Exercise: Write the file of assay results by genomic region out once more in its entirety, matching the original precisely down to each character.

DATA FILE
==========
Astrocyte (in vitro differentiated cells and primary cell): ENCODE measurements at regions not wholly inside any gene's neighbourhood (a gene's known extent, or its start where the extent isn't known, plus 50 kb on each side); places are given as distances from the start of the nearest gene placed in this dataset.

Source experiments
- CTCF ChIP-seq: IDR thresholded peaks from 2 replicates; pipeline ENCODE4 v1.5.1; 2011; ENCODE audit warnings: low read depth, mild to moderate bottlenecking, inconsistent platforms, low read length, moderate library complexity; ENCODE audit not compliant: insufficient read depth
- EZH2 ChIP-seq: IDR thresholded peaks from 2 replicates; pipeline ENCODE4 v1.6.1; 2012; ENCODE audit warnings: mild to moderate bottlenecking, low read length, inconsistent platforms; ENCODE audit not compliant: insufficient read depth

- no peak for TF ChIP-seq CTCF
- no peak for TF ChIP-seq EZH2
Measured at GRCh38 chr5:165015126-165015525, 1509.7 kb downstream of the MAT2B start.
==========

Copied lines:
Astrocyte (in vitro differentiated cells and primary cell): ENCODE measurements at regions not wholly inside any gene's neighbourhood (a gene's known extent, or its start where the extent isn't known, plus 50 kb on each side); places are given as distances from the start of the nearest gene placed in this dataset.

Source experiments
- CTCF ChIP-seq: IDR thresholded peaks from 2 replicates; pipeline ENCODE4 v1.5.1; 2011; ENCODE audit warnings: low read depth, mild to moderate bottlenecking, inconsistent platforms, low read length, moderate library complexity; ENCODE audit not compliant: insufficient read depth
- EZH2 ChIP-seq: IDR thresholded peaks from 2 replicates; pipeline ENCODE4 v1.6.1; 2012; ENCODE audit warnings: mild to moderate bottlenecking, low read length, inconsistent platforms; ENCODE audit not compliant: insufficient read depth

- no peak for TF ChIP-seq CTCF
- no peak for TF ChIP-seq EZH2
Measured at GRCh38 chr5:165015126-165015525, 1509.7 kb downstream of the MAT2B start.